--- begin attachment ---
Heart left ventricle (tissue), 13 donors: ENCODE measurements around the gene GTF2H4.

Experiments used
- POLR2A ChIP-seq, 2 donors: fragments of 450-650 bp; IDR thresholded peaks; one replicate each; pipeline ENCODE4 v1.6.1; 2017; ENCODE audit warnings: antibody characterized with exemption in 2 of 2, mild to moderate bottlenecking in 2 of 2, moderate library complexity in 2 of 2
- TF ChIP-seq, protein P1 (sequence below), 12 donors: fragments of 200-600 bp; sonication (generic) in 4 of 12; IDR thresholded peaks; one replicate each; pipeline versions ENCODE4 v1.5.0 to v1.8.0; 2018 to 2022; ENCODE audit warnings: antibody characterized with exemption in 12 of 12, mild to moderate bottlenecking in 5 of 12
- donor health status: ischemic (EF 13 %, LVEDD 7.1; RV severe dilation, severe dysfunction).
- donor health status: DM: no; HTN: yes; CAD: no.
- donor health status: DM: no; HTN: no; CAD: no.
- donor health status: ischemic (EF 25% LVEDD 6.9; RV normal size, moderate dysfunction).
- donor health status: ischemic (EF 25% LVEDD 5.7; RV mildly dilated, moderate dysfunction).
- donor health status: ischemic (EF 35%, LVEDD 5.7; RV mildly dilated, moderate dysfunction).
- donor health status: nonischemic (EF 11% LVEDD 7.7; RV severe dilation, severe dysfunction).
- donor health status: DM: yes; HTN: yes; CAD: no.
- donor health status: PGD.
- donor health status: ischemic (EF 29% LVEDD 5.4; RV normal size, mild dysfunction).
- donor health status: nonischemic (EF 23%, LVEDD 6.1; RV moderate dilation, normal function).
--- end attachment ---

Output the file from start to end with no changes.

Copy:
Heart left ventricle (tissue), 13 donors: ENCODE measurements around the gene GTF2H4.

Experiments used
- POLR2A ChIP-seq, 2 donors: fragments of 450-650 bp; IDR thresholded peaks; one replicate each; pipeline ENCODE4 v1.6.1; 2017; ENCODE audit warnings: antibody characterized with exemption in 2 of 2, mild to moderate bottlenecking in 2 of 2, moderate library complexity in 2 of 2
- TF ChIP-seq, protein P1 (sequence below), 12 donors: fragments of 200-600 bp; sonication (generic) in 4 of 12; IDR thresholded peaks; one replicate each; pipeline versions ENCODE4 v1.5.0 to v1.8.0; 2018 to 2022; ENCODE audit warnings: antibody characterized with exemption in 12 of 12, mild to moderate bottlenecking in 5 of 12
- donor health status: ischemic (EF 13 %, LVEDD 7.1; RV severe dilation, severe dysfunction).
- donor health status: DM: no; HTN: yes; CAD: no.
- donor health status: DM: no; HTN: no; CAD: no.
- donor health status: ischemic (EF 25% LVEDD 6.9; RV normal size, moderate dysfunction).
- donor health status: ischemic (EF 25% LVEDD 5.7; RV mildly dilated, moderate dysfunction).
- donor health status: ischemic (EF 35%, LVEDD 5.7; RV mildly dilated, moderate dysfunction).
- donor health status: nonischemic (EF 11% LVEDD 7.7; RV severe dilation, severe dysfunction).
- donor health status: DM: yes; HTN: yes; CAD: no.
- donor health status: PGD.
- donor health status: ischemic (EF 29% LVEDD 5.4; RV normal size, mild dysfunction).
- donor health status: nonischemic (EF 23%, LVEDD 6.1; RV moderate dilation, normal function).